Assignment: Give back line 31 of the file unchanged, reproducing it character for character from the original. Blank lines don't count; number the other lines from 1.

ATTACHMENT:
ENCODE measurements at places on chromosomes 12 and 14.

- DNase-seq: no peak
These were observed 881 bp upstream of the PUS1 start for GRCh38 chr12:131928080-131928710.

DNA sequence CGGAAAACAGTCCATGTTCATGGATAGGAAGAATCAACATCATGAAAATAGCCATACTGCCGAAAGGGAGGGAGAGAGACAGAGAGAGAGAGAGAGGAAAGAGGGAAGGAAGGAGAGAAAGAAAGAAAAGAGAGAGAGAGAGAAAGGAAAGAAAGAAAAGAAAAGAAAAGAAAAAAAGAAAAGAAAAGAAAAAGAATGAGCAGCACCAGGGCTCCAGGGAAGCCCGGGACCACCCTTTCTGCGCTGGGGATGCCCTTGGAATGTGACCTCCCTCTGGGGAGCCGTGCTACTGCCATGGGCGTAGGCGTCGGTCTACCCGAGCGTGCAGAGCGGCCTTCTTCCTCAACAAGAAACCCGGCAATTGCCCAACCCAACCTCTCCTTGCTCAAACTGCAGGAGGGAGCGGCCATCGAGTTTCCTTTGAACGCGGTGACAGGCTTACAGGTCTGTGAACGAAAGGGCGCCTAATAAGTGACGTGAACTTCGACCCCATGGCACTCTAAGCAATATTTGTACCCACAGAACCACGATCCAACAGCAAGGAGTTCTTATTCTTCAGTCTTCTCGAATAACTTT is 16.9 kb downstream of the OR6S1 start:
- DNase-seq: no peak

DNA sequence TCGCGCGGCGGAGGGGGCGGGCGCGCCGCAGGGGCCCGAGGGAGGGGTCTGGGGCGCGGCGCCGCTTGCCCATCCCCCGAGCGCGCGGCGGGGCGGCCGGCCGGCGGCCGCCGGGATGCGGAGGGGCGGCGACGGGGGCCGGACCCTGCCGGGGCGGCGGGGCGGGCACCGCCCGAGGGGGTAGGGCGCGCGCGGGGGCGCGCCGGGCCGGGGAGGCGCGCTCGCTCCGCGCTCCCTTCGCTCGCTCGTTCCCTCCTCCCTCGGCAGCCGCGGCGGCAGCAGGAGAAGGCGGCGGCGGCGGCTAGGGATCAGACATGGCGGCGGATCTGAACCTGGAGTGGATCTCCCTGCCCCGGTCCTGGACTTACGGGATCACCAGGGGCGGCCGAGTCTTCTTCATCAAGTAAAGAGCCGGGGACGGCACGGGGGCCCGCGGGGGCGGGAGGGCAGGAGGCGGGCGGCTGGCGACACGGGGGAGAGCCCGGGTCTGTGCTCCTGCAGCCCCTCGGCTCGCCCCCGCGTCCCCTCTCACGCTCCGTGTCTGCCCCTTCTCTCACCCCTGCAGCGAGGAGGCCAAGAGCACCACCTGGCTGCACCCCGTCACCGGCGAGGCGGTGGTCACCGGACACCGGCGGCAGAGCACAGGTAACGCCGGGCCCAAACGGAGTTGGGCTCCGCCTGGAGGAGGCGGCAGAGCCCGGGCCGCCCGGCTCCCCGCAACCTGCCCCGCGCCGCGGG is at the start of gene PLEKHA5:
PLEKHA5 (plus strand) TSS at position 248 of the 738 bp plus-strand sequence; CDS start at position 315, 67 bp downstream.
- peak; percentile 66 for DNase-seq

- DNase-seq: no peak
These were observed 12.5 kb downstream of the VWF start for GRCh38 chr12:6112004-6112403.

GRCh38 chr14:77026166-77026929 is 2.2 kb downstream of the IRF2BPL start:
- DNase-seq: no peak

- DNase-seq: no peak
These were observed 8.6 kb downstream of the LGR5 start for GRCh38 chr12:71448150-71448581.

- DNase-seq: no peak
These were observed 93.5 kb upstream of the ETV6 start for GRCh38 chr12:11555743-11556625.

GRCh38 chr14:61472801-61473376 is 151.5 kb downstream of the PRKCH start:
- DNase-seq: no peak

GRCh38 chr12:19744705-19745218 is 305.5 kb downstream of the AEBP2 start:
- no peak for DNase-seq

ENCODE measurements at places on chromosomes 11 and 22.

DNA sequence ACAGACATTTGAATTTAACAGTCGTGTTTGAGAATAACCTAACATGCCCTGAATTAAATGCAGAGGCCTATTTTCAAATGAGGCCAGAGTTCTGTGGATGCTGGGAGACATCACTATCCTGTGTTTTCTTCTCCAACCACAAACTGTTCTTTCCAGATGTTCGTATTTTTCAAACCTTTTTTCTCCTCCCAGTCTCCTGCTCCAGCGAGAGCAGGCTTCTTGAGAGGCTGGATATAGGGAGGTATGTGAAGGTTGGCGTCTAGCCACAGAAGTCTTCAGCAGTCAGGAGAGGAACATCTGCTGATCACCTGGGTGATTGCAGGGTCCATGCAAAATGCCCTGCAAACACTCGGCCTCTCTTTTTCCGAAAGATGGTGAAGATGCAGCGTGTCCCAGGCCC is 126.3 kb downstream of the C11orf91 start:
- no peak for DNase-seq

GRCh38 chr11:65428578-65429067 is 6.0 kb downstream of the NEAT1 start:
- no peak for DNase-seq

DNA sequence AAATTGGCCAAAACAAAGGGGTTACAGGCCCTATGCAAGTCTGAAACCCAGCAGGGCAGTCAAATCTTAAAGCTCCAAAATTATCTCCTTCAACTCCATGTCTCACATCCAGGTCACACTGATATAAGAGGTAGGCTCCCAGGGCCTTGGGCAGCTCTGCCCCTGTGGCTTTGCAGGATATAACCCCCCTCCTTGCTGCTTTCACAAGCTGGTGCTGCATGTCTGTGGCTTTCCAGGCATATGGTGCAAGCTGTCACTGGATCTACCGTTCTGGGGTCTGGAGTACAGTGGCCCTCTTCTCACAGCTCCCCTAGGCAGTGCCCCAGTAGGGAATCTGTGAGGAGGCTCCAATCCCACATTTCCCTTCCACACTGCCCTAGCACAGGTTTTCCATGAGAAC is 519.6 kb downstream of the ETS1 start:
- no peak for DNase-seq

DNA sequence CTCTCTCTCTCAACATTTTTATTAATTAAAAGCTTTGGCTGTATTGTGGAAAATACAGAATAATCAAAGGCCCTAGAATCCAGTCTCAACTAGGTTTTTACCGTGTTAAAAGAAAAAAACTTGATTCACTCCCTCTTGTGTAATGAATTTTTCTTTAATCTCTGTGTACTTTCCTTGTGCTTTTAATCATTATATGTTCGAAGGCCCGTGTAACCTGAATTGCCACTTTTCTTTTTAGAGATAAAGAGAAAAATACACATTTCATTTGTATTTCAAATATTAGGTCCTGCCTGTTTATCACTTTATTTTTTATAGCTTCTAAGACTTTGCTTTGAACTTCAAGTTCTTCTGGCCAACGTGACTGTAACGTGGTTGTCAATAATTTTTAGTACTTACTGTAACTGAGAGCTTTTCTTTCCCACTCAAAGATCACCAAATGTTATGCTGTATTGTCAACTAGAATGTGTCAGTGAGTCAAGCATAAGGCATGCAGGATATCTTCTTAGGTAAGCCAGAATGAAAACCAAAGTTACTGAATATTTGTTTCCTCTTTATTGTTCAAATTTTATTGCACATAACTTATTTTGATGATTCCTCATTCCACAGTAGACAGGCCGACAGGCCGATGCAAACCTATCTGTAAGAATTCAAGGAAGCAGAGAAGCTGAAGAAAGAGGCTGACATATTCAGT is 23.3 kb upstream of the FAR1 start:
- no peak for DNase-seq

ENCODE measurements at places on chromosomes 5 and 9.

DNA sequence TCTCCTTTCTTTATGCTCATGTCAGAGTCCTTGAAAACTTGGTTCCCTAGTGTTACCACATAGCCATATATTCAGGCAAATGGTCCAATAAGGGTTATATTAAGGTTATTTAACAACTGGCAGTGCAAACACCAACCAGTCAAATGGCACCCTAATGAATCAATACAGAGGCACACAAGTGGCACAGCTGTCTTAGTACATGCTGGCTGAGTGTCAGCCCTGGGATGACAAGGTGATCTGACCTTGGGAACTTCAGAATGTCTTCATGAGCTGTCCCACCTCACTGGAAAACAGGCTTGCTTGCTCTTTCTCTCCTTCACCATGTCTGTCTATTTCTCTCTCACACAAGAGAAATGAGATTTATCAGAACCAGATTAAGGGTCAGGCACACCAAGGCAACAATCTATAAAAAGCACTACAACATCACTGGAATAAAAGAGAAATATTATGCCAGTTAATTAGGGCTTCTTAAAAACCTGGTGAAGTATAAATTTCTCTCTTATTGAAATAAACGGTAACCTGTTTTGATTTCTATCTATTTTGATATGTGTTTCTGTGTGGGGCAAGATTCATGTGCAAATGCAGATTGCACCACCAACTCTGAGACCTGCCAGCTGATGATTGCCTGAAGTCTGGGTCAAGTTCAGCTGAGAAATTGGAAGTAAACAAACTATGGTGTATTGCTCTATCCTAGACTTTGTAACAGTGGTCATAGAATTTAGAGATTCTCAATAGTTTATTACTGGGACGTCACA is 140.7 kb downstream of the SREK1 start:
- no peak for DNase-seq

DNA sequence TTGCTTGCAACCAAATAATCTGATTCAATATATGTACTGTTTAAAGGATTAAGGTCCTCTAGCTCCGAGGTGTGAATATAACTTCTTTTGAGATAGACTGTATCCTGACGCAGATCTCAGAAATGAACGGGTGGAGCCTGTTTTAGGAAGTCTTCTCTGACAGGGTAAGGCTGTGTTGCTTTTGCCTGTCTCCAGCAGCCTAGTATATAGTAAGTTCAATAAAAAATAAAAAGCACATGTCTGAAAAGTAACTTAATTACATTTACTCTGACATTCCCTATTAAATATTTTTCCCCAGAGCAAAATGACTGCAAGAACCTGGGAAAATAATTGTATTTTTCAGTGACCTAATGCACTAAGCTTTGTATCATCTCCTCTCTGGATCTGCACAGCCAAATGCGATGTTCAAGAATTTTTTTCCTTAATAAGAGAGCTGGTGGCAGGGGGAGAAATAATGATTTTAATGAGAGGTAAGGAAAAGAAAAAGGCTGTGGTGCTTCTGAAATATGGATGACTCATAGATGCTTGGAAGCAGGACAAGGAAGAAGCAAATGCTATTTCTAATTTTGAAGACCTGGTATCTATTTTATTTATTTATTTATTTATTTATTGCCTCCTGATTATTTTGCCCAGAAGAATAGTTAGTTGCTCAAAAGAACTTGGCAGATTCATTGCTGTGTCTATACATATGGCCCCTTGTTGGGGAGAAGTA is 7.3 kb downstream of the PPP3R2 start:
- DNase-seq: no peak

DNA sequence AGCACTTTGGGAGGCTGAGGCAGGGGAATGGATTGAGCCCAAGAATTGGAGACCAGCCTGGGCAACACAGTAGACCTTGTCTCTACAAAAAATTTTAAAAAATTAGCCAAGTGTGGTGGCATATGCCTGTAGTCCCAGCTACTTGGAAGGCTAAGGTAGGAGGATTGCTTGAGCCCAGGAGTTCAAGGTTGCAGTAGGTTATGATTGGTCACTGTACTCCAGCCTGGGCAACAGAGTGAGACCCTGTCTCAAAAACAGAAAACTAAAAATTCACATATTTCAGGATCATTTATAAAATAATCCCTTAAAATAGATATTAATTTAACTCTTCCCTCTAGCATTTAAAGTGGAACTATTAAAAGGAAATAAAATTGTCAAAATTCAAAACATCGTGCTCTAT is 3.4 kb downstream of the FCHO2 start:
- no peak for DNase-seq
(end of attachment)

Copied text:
DNA sequence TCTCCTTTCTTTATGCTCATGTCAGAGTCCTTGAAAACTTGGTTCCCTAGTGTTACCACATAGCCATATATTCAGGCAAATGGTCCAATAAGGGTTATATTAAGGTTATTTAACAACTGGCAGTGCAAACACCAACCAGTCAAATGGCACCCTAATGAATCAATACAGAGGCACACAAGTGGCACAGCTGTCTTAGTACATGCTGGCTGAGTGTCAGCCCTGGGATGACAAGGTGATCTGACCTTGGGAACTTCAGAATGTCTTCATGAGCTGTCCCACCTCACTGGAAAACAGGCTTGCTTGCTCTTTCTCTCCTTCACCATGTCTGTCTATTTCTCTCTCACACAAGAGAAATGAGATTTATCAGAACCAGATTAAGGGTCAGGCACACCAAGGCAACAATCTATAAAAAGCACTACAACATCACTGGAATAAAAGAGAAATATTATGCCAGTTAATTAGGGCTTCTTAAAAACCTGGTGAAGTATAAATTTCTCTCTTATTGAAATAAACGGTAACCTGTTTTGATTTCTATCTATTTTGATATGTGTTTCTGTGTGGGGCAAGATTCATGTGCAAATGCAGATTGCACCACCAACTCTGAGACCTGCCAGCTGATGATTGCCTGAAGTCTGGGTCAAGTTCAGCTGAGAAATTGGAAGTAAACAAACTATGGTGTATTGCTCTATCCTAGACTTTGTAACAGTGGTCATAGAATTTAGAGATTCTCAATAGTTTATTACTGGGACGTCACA is 140.7 kb downstream of the SREK1 start: